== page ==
Several commenters, echoing stuff that humanities departments have to tell themselves, claim that liberal arts people are “trained to think” in ways that elude non-liberal arts majors. In fact, many humanities professors believe that they have special insights that elude people who study business majors.

            But this is just wrong. Unsurprisingly, poetry majors understand poetry, and business majors understand business. I’m not sure why people have so much trouble with this.

            1. I think part of where we differ is in how essentially your major defines you. I think it’s actually pretty marginal.
              Though that’s not from personal experience, since I went to an engineering school where humanities were not emphasized. But the history majors I talk to sound a lot like the psychology majors sound a lot like the American studies majors etc.
              Political science and English majors are the only ones I can spot.
              ==================
              So it’s not that poetry is good for your career – it’s that a liberal arts education adds value to you as an employee. Not more value than a STEM education, but different value. I think I understand now.
              I don’t think that’s marketing – liberal arts is the default based more on history than marketing.

    2. It may be true, but teaching at an engineering university, I may have a distorted view.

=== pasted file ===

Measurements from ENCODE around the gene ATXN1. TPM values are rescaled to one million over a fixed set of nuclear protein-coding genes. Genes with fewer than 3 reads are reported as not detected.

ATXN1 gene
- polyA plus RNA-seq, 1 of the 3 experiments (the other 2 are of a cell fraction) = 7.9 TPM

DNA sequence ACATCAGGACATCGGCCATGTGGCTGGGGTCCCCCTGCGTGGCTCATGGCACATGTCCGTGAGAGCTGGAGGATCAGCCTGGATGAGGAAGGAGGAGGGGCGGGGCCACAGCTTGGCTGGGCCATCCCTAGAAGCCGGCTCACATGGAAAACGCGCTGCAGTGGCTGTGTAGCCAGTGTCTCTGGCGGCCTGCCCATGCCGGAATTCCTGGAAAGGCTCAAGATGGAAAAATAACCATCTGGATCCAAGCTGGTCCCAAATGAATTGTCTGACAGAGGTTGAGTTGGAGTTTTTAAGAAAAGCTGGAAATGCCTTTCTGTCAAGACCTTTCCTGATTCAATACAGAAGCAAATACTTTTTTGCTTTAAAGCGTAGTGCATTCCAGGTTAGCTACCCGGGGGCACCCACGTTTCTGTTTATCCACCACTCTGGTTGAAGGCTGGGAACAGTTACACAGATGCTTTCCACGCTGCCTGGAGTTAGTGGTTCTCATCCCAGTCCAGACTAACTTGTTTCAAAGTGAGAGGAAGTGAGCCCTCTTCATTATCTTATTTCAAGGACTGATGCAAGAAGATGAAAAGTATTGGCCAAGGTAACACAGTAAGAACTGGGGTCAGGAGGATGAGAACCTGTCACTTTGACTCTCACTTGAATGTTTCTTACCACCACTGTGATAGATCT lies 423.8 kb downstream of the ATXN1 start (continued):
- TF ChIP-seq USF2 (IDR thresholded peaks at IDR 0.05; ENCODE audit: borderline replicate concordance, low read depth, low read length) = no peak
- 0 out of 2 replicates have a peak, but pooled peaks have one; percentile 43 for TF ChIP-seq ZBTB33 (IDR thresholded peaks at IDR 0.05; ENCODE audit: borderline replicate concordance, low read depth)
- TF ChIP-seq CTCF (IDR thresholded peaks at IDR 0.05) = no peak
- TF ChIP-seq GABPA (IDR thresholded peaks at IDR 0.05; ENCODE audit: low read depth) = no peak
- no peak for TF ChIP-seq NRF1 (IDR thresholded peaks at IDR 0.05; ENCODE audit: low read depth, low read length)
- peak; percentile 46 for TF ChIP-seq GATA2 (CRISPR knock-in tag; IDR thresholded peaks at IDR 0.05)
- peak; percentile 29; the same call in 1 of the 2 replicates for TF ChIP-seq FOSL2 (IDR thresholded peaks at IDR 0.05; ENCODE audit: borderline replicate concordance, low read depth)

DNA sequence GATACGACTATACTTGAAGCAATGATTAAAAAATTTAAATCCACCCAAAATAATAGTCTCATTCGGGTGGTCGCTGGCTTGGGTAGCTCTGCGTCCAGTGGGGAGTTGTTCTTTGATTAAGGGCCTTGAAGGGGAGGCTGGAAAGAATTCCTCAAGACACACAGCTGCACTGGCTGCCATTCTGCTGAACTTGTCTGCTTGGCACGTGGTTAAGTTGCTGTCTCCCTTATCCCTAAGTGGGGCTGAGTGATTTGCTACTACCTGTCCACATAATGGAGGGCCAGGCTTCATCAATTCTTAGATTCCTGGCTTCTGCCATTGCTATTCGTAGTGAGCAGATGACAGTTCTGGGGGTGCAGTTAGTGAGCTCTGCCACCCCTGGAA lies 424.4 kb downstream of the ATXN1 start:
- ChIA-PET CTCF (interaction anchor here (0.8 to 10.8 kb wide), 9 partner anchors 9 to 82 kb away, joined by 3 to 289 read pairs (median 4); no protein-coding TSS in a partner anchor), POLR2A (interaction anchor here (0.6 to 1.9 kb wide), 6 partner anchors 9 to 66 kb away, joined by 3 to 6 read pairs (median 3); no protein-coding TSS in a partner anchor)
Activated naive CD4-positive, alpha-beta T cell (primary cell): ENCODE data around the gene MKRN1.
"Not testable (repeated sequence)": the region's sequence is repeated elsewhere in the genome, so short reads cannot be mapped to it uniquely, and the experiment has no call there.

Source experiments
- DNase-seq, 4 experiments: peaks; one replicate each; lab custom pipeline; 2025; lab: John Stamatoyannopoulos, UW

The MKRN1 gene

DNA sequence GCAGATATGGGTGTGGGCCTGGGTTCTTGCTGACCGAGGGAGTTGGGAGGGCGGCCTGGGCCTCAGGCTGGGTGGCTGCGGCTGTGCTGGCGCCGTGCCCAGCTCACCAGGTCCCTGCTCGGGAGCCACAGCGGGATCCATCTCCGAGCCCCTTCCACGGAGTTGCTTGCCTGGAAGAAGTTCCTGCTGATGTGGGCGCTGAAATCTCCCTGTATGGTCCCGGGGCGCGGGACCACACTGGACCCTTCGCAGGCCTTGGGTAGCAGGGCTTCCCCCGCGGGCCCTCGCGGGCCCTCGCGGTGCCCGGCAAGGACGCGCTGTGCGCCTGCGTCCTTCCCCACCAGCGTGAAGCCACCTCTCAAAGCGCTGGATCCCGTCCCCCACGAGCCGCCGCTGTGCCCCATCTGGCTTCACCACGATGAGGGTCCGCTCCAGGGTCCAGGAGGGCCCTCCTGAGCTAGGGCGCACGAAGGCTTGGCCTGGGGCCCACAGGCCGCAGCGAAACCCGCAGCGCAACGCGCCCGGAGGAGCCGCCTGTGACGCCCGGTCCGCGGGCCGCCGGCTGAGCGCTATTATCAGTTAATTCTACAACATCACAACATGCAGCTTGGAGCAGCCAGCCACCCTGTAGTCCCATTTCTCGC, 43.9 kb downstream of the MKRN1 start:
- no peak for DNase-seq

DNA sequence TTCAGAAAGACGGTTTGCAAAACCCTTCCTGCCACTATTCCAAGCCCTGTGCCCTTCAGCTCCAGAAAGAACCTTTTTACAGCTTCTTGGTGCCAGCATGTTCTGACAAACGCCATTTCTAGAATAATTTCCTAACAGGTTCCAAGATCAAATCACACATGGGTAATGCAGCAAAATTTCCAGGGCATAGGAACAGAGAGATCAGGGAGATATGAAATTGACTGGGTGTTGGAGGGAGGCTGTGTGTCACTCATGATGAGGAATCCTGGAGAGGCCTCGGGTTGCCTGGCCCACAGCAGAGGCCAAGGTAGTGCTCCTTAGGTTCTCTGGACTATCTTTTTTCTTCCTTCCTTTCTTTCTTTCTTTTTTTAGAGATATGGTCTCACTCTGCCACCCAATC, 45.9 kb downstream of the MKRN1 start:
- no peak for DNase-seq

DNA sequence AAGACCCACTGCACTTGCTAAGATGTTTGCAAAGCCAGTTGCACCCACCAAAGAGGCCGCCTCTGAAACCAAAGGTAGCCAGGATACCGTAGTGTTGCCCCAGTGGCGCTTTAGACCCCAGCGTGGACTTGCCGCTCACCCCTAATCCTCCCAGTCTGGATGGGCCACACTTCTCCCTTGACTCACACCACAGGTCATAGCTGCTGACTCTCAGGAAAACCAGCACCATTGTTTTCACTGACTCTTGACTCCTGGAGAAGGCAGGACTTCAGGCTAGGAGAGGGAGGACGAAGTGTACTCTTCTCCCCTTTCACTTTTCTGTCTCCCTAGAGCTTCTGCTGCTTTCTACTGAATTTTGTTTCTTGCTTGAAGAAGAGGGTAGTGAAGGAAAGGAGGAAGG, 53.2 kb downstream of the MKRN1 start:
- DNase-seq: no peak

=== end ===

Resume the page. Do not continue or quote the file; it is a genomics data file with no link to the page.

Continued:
3. The comment you quoted was made in reply to a claim that a degree from a top tier school has more economic value than a degree from a bottom tier school.

      I agreed that that would be true as long as the comparison was limited to a specific major. Different majors have inherently different economic values. So a degree in a high value major from a low value school would very likely be worth more than a low value major from a high value school on strictly economic terms.

      1. What kind of degree gives you income potential is more a matter of fashion than of utility. For the recent past, folks with English and history degrees have been out of fashion in the human resources office. Previously, they were in heavy demand.

        Never mind that liberal arts provides better intellectual training to be a senior manger than STEM does (mostly). The human resources office doesn’t worry anymore about senior mangers. Their job is to plug pigeons into pigeon holes. And then to boot the pigeons out at about age 40. (See this week’s news on IBM.) For a chance to play pigeon-in/pigeon-out, STEM training is ideal.

        If you’re bright, but not too bright, and you want a reliable, long-lasting career, go into human resources management. Or maybe not. That’s been in fashion since the 1970s, powered to a surprising degree by identity politics, which made it legally dangerous to let an operating manager pick his own staff.

        How long can a fashion last? If the right wingers who love STEM so much ever get their way about meritocracy, corporations may again discover the advantages of identifying and hiring people trained to think?not a task you want to entrust to Human Resources?nor to STEM types either.

        1. “What kind of degree gives you income potential is more a matter of fashion than of utility.”

          To some degree by not completely. Applied science and technology degrees such as engineering and computer science have a high degree of utility that is not dependent of fashion and isn’t going to go away any time soon.